The Scary S Word: Deconstructing America’s Red Scares 

Defusing the word “socialism” from American political discourse is not an easy feat. For almost 150 years, the ruling class and mainstream media have fed the American working class a myth about what socialism is. This article will attempt to explain what socialism has to offer the American working class, which lives under an exploitative and fragile capitalist system, as well as the lengths the US ruling class will go to demonize socialism.

Defining Socialism

Socialism is the collective, democratic, public ownership of the means of production (e.g. factories, plants, tools, etc.) amongst the working class.

In Marxist terms, the proletariat, or the working class, are those who don’t own tools, capital, or equipment and thus, in order to make a living, are forced to trade their ability to work. In the book “Blackshirts and Reds,” leftist author Michael Parenti chronicles this social process of proletarianization:

“In 1820 about 75 percent of Americans worked for themselves on farms or in small businesses and artisan crafts. By 1940 that number had dropped to 21.6 percent. Today, less than 10 percent of the labor force is self-employed.”

Bosses pay workers less than the value they create. The difference, or “surplus value,” created by the worker’s labor is taken by the boss in the form of profit.

Capitalists’ ultimate commitments are to capital accumulation and profit margins. Even when there is demand in the market, the capitalist class is only concerned with maximizing profits regardless of the cost. In their endless pursuit of profit, corporations will downsize their workforce and further exploit the remaining workers to increase productivity and reduce their labor costs.

Socialism’s Origins in America

Socialism largely developed in central Europe in the writings of Friedrich Engels and Karl Marx and in France during the Paris Commune of 1871. In the United States, it was not until the turn of the 20th century when socialism became a popular political movement.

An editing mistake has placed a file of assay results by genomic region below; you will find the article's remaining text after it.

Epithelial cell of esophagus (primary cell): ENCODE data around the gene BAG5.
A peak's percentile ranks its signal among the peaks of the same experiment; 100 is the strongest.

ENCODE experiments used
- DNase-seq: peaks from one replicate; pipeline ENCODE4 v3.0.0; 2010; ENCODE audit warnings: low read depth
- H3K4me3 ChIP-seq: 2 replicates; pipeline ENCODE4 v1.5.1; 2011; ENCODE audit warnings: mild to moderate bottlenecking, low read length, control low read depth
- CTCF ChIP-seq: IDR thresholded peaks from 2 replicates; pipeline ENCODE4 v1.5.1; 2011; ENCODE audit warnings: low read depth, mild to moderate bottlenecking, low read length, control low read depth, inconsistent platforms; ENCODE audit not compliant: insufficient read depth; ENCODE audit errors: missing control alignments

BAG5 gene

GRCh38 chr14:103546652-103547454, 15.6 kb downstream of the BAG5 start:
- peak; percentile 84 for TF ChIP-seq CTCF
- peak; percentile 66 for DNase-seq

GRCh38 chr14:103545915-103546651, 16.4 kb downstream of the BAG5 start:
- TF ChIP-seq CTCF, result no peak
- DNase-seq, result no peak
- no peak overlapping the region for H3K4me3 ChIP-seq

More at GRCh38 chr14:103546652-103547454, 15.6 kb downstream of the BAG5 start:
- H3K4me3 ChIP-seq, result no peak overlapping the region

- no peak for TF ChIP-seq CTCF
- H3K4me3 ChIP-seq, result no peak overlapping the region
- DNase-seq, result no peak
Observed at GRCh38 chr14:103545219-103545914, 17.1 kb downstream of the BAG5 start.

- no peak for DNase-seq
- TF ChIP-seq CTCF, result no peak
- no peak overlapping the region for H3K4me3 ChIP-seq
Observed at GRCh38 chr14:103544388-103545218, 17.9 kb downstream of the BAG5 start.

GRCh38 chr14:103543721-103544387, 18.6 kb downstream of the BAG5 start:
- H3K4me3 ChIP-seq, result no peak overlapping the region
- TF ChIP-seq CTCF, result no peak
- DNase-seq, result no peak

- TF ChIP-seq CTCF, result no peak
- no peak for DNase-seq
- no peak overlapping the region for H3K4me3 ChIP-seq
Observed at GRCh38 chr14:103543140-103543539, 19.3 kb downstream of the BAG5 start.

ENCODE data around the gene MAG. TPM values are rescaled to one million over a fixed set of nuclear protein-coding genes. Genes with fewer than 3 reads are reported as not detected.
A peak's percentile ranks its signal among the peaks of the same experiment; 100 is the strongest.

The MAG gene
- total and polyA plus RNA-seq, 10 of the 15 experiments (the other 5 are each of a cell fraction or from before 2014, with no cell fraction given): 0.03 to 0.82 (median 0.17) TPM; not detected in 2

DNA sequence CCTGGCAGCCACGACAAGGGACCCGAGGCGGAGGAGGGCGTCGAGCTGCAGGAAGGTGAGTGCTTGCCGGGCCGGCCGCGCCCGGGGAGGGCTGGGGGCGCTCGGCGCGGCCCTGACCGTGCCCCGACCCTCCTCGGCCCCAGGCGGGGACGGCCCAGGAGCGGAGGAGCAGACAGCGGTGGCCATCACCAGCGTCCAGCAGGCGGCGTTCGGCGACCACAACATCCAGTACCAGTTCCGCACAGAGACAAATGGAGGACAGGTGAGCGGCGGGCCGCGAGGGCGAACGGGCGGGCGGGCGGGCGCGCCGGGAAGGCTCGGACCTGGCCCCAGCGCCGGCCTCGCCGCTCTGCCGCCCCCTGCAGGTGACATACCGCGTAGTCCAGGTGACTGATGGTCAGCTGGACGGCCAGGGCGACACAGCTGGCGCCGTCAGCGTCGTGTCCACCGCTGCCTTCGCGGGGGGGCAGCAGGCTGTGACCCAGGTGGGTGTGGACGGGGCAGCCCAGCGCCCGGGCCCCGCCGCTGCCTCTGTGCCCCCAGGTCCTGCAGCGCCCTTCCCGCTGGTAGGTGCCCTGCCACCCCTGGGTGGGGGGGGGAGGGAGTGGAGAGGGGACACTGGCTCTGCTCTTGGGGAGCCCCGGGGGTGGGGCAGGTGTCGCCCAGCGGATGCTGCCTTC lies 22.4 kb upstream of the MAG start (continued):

Just before the Great Railroad Strike of 1877, robber barons ruthlessly exploited vulnerable workers and monopolized industries. The first nationally organized socialist party, the Workingmen’s Party of the United States, later the Socialist Labor Party of America (SLP), attempted to convert labor institutions like the American Federation of Labor into militant, working-class movements. The SLP additionally ran the first socialist presidential campaign in 1892, though unsuccessfully.

European immigrants, often Jewish and German, made up much of the early socialist movement in the United States. Many had either participated in or grew up in the aftermath of the 1848 revolutions and subsequent socialist movements in central Europe. For instance, in the midwestern United States, by the 1890s, hundreds of thousands of German immigrants settled in cities like Chicago, the second-largest city in the United States. Chicago would subsequently be the epicenter of the Eight-Hour Day movement and a hub for anarchist and socialist organizing.

By 1905, labor activists from several labor organizations and leftist political parties such as the Knights of Labor and Socialist Party came together to form the International Workers of the World (IWW). Eugene V. Debs, a founding member of the IWW and former railroad union leader, became a leading socialist voice in the United States. He would run on the Socialist ticket in 1904, 1908, and 1912. In his 1912 run for office, one-sixth of Oklahoma voters cast their ballot for Eugene Debs on a Socialist Party (SP) ticket.

The First Red Scare: The 1890s

Strikes by industrial workers became increasingly common and militant in the United States in the 1880s, a time when working conditions were inhumane and wages were abysmally low. The American labor movement included a radical wing of socialists, communists, and anarchists who believed the capitalist system could not be reformed and should instead be dismantled.